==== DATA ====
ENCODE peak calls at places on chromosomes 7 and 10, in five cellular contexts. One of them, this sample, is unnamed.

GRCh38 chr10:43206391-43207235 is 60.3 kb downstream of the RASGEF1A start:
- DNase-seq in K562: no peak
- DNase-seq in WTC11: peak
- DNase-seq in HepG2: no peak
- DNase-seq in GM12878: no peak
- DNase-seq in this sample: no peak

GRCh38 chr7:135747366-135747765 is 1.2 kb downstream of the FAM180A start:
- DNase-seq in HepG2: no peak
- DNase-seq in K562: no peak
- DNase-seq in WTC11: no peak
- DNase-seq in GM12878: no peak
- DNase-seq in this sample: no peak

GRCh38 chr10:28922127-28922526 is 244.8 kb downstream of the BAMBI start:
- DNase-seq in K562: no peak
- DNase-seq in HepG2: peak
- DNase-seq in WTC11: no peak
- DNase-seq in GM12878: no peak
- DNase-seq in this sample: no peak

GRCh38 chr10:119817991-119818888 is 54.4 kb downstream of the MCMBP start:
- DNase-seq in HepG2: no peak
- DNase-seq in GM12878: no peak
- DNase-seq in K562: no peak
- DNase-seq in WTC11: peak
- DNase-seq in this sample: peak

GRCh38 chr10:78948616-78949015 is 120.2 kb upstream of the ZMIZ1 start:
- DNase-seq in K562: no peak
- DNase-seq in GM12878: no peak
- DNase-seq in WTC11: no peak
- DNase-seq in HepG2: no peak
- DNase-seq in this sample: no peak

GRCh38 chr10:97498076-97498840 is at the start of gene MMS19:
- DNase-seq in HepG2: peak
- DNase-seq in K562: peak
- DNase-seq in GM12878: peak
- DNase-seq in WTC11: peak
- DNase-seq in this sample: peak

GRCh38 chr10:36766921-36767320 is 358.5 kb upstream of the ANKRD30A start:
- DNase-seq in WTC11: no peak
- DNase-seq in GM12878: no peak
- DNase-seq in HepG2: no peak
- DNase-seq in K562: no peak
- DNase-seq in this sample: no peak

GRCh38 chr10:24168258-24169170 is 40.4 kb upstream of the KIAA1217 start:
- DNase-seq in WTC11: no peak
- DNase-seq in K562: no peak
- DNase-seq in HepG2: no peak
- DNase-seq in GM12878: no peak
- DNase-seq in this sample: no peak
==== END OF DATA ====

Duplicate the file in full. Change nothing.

ENCODE peak calls at places on chromosomes 7 and 10, in five cellular contexts. One of them, this sample, is unnamed.

GRCh38 chr10:43206391-43207235 is 60.3 kb downstream of the RASGEF1A start:
- DNase-seq in K562: no peak
- DNase-seq in WTC11: peak
- DNase-seq in HepG2: no peak
- DNase-seq in GM12878: no peak
- DNase-seq in this sample: no peak

GRCh38 chr7:135747366-135747765 is 1.2 kb downstream of the FAM180A start:
- DNase-seq in HepG2: no peak
- DNase-seq in K562: no peak
- DNase-seq in WTC11: no peak
- DNase-seq in GM12878: no peak
- DNase-seq in this sample: no peak

GRCh38 chr10:28922127-28922526 is 244.8 kb downstream of the BAMBI start:
- DNase-seq in K562: no peak
- DNase-seq in HepG2: peak
- DNase-seq in WTC11: no peak
- DNase-seq in GM12878: no peak
- DNase-seq in this sample: no peak

GRCh38 chr10:119817991-119818888 is 54.4 kb downstream of the MCMBP start:
- DNase-seq in HepG2: no peak
- DNase-seq in GM12878: no peak
- DNase-seq in K562: no peak
- DNase-seq in WTC11: peak
- DNase-seq in this sample: peak

GRCh38 chr10:78948616-78949015 is 120.2 kb upstream of the ZMIZ1 start:
- DNase-seq in K562: no peak
- DNase-seq in GM12878: no peak
- DNase-seq in WTC11: no peak
- DNase-seq in HepG2: no peak
- DNase-seq in this sample: no peak

GRCh38 chr10:97498076-97498840 is at the start of gene MMS19:
- DNase-seq in HepG2: peak
- DNase-seq in K562: peak
- DNase-seq in GM12878: peak
- DNase-seq in WTC11: peak
- DNase-seq in this sample: peak

GRCh38 chr10:36766921-36767320 is 358.5 kb upstream of the ANKRD30A start:
- DNase-seq in WTC11: no peak
- DNase-seq in GM12878: no peak
- DNase-seq in HepG2: no peak
- DNase-seq in K562: no peak
- DNase-seq in this sample: no peak

GRCh38 chr10:24168258-24169170 is 40.4 kb upstream of the KIAA1217 start:
- DNase-seq in WTC11: no peak
- DNase-seq in K562: no peak
- DNase-seq in HepG2: no peak
- DNase-seq in GM12878: no peak
- DNase-seq in this sample: no peak